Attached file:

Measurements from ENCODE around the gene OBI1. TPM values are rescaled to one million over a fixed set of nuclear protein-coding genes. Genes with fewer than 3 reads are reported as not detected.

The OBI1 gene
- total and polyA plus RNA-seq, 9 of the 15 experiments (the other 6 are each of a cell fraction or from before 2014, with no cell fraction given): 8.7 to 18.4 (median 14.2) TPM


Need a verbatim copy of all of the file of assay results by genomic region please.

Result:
Measurements from ENCODE around the gene OBI1. TPM values are rescaled to one million over a fixed set of nuclear protein-coding genes. Genes with fewer than 3 reads are reported as not detected.

The OBI1 gene
- total and polyA plus RNA-seq, 9 of the 15 experiments (the other 6 are each of a cell fraction or from before 2014, with no cell fraction given): 8.7 to 18.4 (median 14.2) TPM